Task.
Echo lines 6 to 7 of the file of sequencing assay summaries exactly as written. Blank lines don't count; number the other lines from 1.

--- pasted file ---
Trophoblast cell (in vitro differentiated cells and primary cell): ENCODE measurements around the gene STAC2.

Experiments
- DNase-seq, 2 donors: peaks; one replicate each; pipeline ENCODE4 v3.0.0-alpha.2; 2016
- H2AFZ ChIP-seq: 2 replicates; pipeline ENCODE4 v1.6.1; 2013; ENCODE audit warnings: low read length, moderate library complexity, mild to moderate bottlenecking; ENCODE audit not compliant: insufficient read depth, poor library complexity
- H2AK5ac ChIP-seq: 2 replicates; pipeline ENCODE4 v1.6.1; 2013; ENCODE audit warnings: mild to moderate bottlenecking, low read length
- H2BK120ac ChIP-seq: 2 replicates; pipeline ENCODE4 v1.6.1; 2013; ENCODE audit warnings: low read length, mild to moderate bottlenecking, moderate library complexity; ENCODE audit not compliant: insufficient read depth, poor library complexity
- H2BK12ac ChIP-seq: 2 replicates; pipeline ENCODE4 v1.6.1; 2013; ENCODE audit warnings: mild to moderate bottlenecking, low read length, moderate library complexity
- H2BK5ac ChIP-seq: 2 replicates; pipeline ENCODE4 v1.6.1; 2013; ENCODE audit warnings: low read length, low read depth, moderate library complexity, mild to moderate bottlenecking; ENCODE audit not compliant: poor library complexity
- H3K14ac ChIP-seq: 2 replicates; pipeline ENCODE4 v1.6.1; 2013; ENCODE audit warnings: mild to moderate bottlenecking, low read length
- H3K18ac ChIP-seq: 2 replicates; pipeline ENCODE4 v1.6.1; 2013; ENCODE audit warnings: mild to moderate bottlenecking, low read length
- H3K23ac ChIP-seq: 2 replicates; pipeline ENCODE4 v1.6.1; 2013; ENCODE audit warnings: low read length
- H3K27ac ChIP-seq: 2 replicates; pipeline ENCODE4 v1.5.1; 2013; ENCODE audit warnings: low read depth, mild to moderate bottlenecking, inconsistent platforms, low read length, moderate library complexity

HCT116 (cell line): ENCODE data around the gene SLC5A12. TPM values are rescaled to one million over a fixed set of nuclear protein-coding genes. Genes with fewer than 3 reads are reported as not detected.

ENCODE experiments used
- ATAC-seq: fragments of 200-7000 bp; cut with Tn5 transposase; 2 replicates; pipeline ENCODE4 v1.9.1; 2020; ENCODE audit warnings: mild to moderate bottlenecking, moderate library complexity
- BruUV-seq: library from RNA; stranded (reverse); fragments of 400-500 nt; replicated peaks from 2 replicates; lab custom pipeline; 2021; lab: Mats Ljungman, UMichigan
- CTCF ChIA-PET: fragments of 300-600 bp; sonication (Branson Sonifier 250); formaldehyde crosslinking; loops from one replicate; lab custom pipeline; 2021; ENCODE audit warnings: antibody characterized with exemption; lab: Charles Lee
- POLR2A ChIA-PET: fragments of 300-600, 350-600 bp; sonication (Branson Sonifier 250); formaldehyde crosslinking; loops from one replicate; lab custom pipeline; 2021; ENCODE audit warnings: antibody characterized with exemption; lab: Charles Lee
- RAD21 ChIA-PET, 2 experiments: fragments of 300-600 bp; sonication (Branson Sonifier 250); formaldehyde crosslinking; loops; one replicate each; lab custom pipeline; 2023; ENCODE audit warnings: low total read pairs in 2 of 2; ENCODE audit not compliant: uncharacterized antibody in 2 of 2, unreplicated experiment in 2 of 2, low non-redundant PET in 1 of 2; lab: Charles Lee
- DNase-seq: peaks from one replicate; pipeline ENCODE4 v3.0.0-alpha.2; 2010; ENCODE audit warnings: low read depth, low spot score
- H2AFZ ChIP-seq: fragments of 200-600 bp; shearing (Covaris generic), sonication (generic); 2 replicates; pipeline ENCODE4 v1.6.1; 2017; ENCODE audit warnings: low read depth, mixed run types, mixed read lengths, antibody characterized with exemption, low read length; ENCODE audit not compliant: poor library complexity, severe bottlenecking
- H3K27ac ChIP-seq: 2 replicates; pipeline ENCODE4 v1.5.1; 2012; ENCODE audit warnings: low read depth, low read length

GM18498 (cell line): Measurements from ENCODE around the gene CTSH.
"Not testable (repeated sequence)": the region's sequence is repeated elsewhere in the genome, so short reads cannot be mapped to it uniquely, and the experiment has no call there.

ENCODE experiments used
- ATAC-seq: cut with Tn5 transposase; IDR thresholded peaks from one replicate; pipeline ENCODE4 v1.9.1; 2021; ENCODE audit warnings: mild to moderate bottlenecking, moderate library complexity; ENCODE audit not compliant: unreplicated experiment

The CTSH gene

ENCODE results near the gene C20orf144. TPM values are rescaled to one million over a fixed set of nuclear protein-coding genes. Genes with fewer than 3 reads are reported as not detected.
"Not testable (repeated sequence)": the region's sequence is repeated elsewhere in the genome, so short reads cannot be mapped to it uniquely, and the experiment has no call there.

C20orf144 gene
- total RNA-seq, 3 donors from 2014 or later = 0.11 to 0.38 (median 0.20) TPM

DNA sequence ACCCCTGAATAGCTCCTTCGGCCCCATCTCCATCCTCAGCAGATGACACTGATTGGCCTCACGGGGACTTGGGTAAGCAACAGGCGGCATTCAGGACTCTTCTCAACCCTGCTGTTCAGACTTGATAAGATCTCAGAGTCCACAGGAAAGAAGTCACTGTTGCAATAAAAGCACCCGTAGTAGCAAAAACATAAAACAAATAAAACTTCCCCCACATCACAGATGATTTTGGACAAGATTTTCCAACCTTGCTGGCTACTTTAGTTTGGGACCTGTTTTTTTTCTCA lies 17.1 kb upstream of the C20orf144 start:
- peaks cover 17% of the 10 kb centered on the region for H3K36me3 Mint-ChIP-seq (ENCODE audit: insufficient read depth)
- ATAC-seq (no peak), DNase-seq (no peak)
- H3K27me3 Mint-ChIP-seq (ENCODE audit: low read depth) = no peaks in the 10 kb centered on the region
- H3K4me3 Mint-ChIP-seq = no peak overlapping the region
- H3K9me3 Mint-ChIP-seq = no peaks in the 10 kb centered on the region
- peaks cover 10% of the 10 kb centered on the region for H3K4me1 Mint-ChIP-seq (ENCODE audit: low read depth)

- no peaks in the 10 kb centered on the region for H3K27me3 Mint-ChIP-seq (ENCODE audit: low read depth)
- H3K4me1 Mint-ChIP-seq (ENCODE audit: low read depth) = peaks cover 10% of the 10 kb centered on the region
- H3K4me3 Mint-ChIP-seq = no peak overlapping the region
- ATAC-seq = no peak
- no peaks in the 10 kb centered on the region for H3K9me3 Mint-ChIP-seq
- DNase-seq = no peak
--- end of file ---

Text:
- H2BK120ac ChIP-seq: 2 replicates; pipeline ENCODE4 v1.6.1; 2013; ENCODE audit warnings: low read length, mild to moderate bottlenecking, moderate library complexity; ENCODE audit not compliant: insufficient read depth, poor library complexity
- H2BK12ac ChIP-seq: 2 replicates; pipeline ENCODE4 v1.6.1; 2013; ENCODE audit warnings: mild to moderate bottlenecking, low read length, moderate library complexity